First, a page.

Tuesday, 29 September 2015

More thoughts on time - Communing with Nature | Green Funeral | Civil Celebrant

Perhaps the eulogy had to be discreetly edited, the processional music faded halfway through, the reflection time subtly abbreviated or the mourners gently nudged out at the end of the ceremony...

However it is achieved, it must be remembered that crematoria slots are usually 45 minutes and to overrun is the the show jumping equivalent of an undignified elimination - for instance, horse and rider ploughing through the triple combination and refusing three times at the water.


It seems to me that, after a lifetime of dashing about, our final journey should not  - in any way - be rushed. Our loved ones should be able to have as much time as they need to say their final goodbyes - without even the tiniest hint of pressure to hurry up.

So the Colney Woodland Burial Ground in Norwich gets the thumbs up from me. Two weeks ago I was called upon to officiate at a Celebration of Life memorial  there and was very pleased to hear that there would be no other ceremonies immediately before or after ours. 

The Woodland Hall, Colney
The Colney team also confirmed that there would be no problem if our ceremony were to overrun the hour that had been booked in the Woodland Hall. (Which it did by a full ten minutes).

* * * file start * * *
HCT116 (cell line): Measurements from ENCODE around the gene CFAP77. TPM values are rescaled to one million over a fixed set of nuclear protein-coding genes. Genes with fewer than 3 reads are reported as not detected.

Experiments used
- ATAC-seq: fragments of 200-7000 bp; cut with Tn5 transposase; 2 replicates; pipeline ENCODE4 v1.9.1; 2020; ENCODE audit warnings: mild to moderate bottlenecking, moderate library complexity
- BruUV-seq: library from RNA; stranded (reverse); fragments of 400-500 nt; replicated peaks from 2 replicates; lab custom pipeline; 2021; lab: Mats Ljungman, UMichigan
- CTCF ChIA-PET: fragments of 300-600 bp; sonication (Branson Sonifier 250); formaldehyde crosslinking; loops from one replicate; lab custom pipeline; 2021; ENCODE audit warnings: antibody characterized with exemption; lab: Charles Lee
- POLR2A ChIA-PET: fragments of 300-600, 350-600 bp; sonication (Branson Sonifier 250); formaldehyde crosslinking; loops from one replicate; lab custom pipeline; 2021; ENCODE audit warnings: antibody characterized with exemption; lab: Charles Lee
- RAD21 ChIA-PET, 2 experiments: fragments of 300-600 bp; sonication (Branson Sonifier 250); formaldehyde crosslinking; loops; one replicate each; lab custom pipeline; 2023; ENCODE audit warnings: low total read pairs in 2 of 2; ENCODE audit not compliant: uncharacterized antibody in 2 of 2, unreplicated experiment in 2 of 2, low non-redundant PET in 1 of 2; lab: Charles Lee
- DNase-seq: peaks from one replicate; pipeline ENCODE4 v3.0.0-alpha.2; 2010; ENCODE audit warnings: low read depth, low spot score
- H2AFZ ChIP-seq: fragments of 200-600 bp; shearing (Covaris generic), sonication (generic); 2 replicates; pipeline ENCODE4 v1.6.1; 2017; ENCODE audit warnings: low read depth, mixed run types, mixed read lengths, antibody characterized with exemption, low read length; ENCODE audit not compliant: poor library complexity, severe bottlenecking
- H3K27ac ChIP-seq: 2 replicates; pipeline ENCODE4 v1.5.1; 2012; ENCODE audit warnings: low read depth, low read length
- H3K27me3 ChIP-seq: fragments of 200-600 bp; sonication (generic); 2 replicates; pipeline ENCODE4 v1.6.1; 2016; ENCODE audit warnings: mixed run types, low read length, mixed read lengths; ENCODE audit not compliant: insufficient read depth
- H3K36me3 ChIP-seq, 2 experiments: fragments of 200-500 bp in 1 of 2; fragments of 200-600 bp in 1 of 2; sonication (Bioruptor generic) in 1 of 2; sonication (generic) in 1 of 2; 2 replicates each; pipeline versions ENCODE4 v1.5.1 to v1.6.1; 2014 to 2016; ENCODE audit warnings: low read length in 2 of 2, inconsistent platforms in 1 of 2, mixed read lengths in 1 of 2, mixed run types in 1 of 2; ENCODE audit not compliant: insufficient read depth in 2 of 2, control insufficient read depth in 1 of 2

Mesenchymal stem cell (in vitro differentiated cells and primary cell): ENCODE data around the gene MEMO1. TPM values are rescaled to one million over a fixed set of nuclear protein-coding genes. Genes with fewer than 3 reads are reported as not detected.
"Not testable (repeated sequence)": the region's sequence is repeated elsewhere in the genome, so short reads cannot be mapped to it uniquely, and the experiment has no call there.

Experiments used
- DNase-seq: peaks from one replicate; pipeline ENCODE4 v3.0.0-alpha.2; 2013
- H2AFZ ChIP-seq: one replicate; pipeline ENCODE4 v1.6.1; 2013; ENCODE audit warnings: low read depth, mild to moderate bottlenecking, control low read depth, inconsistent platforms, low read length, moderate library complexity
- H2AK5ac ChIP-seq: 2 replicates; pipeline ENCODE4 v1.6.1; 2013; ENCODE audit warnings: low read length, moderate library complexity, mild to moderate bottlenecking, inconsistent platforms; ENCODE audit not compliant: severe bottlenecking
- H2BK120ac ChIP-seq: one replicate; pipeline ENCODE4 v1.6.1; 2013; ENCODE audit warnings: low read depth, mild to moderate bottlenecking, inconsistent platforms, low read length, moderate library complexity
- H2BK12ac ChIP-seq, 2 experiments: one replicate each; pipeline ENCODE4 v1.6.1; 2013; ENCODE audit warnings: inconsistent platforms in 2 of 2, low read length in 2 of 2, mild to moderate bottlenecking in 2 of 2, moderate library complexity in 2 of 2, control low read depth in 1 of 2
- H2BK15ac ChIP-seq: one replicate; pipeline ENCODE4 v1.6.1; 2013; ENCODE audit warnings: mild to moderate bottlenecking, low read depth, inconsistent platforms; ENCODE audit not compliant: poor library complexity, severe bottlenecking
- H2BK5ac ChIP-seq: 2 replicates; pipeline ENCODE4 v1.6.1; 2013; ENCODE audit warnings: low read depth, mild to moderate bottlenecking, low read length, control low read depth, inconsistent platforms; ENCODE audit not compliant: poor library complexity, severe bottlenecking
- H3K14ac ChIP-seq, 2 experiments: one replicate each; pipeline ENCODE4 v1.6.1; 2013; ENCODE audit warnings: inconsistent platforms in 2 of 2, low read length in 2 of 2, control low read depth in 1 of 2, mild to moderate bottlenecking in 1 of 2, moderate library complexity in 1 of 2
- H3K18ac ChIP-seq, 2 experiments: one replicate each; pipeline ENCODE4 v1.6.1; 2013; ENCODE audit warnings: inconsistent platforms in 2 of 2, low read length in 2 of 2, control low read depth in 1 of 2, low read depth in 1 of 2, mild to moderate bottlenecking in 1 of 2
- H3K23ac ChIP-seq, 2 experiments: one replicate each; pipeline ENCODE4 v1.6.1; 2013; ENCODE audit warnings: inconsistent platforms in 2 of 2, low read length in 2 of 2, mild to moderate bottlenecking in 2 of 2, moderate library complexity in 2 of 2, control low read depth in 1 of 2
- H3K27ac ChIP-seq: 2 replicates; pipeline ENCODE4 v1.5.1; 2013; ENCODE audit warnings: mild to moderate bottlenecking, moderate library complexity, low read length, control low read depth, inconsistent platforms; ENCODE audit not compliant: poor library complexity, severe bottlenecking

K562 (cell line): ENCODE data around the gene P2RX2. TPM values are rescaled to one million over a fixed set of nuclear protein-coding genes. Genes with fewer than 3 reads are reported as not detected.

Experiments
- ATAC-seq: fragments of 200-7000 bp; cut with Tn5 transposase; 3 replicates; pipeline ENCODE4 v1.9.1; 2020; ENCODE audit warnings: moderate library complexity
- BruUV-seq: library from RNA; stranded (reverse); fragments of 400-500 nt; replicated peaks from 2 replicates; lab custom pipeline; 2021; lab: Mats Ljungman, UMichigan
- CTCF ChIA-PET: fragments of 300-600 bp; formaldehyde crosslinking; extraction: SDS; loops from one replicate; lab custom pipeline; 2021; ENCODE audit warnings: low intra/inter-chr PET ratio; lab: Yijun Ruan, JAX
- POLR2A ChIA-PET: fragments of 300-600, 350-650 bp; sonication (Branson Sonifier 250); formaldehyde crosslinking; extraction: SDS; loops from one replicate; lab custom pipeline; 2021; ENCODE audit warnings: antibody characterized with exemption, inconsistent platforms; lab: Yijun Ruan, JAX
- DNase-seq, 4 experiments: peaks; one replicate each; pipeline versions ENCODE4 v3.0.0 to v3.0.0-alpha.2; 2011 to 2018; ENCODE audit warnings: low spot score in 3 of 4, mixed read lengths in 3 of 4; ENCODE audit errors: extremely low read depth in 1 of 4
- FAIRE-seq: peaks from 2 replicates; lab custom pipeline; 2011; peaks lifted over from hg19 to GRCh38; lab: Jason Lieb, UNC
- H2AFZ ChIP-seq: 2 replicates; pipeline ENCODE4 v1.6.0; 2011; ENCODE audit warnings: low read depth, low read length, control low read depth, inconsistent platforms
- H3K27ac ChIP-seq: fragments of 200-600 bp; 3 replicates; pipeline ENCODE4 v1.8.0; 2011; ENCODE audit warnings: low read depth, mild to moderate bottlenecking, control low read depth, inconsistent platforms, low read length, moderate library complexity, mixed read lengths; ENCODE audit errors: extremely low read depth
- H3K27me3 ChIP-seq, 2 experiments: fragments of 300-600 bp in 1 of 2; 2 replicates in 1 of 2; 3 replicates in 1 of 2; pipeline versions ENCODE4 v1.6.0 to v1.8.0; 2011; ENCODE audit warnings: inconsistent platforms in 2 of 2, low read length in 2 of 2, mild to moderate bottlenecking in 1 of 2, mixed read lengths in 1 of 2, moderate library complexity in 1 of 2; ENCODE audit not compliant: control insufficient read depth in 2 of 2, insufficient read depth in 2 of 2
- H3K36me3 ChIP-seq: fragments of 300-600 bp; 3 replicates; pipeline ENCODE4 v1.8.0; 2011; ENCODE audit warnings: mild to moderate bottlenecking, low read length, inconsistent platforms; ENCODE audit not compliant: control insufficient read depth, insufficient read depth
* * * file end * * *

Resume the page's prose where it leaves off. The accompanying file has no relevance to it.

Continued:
Family and friends were able to meet before the ceremony in the aptly named “Gathering Hall” for tea and scones - the latter being a favourite of the deceased. There was no sense of pressure to begin the ceremony promptly; and everyone was given as much time as they needed for these refreshments which were especially welcome for those who had travelled long distances to be there.

After the ceremony, the walk through the woodland area to the chosen spot to scatter the ashes, was also unhurried. It was exceptionally peaceful  meandering along the path through the trees allowing each person to be alone with their thoughts and memories and in harmony with nature.

Some families choose to scatter wildflower seeds with the ashes and I am told that the bluebells are especially beautiful there in the spring.


While no funeral can ever be pleasant for anyone attending, it can be a strangely satisfying experience - a true celebration of a life well lived. By taking as much time as we need to say that last goodbye,  it can also provide the opportunity of closure. 

Walking away, I have a re shuffle of life’s priorities. I thought, in the overall scheme of things, how important is it really to be under constant time pressure?  


And, most importantly, let’s always make the time to tell those we love how important they are to us … while we can.

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